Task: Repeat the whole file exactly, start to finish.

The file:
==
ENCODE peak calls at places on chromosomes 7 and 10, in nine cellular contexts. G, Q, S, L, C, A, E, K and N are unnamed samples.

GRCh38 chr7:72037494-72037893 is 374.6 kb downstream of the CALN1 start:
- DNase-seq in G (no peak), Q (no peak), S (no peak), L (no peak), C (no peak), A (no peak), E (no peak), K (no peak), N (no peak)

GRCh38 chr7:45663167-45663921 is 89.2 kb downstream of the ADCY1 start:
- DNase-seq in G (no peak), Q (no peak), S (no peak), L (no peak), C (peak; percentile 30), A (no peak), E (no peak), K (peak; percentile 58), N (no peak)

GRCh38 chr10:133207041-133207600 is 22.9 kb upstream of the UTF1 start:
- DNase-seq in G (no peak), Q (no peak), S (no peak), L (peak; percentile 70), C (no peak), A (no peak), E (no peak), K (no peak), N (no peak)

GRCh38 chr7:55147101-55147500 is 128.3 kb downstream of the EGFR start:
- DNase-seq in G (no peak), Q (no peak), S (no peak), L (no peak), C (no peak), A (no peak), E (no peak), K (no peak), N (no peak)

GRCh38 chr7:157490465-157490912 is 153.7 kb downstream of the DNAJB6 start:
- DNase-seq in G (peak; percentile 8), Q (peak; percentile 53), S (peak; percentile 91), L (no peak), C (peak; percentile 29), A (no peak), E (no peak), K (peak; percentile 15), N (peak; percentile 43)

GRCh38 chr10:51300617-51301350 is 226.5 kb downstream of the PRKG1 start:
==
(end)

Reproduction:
ENCODE peak calls at places on chromosomes 7 and 10, in nine cellular contexts. G, Q, S, L, C, A, E, K and N are unnamed samples.

GRCh38 chr7:72037494-72037893 is 374.6 kb downstream of the CALN1 start:
- DNase-seq in G (no peak), Q (no peak), S (no peak), L (no peak), C (no peak), A (no peak), E (no peak), K (no peak), N (no peak)

GRCh38 chr7:45663167-45663921 is 89.2 kb downstream of the ADCY1 start:
- DNase-seq in G (no peak), Q (no peak), S (no peak), L (no peak), C (peak; percentile 30), A (no peak), E (no peak), K (peak; percentile 58), N (no peak)

GRCh38 chr10:133207041-133207600 is 22.9 kb upstream of the UTF1 start:
- DNase-seq in G (no peak), Q (no peak), S (no peak), L (peak; percentile 70), C (no peak), A (no peak), E (no peak), K (no peak), N (no peak)

GRCh38 chr7:55147101-55147500 is 128.3 kb downstream of the EGFR start:
- DNase-seq in G (no peak), Q (no peak), S (no peak), L (no peak), C (no peak), A (no peak), E (no peak), K (no peak), N (no peak)

GRCh38 chr7:157490465-157490912 is 153.7 kb downstream of the DNAJB6 start:
- DNase-seq in G (peak; percentile 8), Q (peak; percentile 53), S (peak; percentile 91), L (no peak), C (peak; percentile 29), A (no peak), E (no peak), K (peak; percentile 15), N (peak; percentile 43)

GRCh38 chr10:51300617-51301350 is 226.5 kb downstream of the PRKG1 start: